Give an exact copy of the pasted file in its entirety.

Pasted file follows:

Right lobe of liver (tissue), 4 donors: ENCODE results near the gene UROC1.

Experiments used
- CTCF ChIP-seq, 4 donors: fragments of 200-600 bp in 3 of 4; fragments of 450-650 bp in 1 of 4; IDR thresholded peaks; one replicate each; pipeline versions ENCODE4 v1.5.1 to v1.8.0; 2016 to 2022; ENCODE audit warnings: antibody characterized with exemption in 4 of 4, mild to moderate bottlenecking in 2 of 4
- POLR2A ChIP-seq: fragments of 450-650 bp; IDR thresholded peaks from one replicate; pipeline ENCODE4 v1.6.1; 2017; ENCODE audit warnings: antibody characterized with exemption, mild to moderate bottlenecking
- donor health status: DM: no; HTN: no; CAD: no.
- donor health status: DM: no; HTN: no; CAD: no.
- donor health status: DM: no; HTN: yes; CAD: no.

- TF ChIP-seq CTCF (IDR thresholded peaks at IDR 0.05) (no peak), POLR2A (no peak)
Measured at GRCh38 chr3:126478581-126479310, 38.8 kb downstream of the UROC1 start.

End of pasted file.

Right lobe of liver (tissue), 4 donors: ENCODE results near the gene UROC1.

Experiments used
- CTCF ChIP-seq, 4 donors: fragments of 200-600 bp in 3 of 4; fragments of 450-650 bp in 1 of 4; IDR thresholded peaks; one replicate each; pipeline versions ENCODE4 v1.5.1 to v1.8.0; 2016 to 2022; ENCODE audit warnings: antibody characterized with exemption in 4 of 4, mild to moderate bottlenecking in 2 of 4
- POLR2A ChIP-seq: fragments of 450-650 bp; IDR thresholded peaks from one replicate; pipeline ENCODE4 v1.6.1; 2017; ENCODE audit warnings: antibody characterized with exemption, mild to moderate bottlenecking
- donor health status: DM: no; HTN: no; CAD: no.
- donor health status: DM: no; HTN: no; CAD: no.
- donor health status: DM: no; HTN: yes; CAD: no.

- TF ChIP-seq CTCF (IDR thresholded peaks at IDR 0.05) (no peak), POLR2A (no peak)
Measured at GRCh38 chr3:126478581-126479310, 38.8 kb downstream of the UROC1 start.